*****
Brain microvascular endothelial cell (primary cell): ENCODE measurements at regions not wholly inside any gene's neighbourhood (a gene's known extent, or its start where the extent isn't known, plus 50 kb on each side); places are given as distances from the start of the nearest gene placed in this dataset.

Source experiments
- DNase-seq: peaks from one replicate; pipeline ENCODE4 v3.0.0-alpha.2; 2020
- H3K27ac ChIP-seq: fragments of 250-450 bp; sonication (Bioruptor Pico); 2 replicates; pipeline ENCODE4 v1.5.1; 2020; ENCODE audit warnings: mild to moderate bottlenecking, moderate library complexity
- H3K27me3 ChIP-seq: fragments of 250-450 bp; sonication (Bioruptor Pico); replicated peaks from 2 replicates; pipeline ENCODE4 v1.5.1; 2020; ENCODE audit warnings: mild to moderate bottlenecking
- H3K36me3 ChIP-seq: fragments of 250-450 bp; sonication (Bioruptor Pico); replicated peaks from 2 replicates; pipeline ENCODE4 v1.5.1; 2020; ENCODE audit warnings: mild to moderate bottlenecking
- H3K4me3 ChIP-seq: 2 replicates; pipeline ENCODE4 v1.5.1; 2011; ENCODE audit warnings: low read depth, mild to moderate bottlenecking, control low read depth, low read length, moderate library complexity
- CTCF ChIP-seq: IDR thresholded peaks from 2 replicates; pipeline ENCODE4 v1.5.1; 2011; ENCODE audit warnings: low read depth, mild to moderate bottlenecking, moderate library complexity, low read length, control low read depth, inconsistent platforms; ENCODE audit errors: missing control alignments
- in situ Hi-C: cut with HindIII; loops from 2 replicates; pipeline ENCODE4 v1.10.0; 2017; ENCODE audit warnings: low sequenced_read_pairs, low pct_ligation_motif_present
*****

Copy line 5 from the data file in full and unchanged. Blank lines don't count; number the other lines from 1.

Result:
- H3K27me3 ChIP-seq: fragments of 250-450 bp; sonication (Bioruptor Pico); replicated peaks from 2 replicates; pipeline ENCODE4 v1.5.1; 2020; ENCODE audit warnings: mild to moderate bottlenecking